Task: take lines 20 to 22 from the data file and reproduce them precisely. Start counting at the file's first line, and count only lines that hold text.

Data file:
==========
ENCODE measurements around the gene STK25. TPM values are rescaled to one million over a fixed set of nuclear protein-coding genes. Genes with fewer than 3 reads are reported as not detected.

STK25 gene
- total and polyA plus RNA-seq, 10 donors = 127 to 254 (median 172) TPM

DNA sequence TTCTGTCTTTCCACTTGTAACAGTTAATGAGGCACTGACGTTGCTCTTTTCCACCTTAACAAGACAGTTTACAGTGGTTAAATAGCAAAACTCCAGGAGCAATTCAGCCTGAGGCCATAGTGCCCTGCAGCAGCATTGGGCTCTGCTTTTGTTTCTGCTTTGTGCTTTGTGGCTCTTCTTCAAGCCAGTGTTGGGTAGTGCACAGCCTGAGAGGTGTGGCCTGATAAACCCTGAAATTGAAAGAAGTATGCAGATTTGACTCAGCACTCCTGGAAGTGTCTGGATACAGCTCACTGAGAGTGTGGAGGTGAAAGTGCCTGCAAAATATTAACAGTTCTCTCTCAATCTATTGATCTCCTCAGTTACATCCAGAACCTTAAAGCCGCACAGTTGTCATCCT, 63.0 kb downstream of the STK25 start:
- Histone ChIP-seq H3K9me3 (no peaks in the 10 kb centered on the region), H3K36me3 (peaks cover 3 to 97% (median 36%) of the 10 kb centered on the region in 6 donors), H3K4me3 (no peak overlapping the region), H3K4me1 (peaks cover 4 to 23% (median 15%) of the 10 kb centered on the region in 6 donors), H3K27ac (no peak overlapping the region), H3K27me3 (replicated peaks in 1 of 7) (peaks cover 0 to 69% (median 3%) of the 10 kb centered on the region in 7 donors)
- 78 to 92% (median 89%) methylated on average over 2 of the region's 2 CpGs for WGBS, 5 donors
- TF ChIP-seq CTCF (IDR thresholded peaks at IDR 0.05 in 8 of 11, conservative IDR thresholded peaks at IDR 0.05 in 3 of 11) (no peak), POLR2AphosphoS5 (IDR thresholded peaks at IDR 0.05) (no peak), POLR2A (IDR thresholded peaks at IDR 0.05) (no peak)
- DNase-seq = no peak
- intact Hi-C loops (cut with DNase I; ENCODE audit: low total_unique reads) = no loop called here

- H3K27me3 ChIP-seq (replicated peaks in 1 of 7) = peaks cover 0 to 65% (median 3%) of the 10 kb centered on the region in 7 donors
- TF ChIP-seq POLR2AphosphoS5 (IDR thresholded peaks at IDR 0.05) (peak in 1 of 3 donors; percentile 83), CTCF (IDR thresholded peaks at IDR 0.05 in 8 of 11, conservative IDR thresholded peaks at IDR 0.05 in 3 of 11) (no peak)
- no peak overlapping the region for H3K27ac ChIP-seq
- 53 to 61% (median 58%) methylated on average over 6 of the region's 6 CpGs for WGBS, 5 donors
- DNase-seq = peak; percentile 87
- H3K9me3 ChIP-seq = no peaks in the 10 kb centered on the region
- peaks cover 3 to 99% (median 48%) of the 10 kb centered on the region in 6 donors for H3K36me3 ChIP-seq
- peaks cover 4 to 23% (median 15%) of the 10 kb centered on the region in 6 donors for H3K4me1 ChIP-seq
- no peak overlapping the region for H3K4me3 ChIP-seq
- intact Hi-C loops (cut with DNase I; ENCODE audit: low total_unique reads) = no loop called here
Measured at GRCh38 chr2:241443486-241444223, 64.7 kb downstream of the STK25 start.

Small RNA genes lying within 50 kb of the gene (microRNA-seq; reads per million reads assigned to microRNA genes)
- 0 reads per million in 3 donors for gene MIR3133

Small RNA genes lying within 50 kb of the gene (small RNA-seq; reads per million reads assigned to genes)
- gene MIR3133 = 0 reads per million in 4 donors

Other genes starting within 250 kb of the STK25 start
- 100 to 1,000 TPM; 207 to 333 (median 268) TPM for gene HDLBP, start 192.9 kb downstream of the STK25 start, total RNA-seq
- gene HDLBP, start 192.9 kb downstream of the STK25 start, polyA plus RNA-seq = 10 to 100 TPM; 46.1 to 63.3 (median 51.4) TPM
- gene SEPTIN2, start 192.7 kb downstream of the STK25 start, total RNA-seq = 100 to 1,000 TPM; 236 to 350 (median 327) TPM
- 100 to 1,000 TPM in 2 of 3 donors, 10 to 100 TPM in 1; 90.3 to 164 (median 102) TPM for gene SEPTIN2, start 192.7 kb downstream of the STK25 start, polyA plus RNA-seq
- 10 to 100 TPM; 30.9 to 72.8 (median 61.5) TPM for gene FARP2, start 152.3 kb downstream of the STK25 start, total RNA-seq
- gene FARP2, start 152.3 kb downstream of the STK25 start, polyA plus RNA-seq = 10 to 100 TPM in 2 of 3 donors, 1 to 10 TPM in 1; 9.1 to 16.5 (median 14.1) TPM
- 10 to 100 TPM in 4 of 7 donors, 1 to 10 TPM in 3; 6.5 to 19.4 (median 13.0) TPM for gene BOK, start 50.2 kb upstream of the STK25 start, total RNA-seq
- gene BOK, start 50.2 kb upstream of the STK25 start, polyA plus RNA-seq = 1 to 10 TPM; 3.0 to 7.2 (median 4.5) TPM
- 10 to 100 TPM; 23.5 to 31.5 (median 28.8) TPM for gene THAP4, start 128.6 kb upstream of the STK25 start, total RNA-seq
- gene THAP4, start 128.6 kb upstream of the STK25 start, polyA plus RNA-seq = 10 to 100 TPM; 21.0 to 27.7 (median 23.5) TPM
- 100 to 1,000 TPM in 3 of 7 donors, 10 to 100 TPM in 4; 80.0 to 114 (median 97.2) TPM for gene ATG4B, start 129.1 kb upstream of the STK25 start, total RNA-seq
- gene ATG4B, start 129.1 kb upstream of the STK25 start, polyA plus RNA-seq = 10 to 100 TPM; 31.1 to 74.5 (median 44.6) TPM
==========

Measured at GRCh38 chr2:241443486-241444223, 64.7 kb downstream of the STK25 start.

Small RNA genes lying within 50 kb of the gene (microRNA-seq; reads per million reads assigned to microRNA genes)
- 0 reads per million in 3 donors for gene MIR3133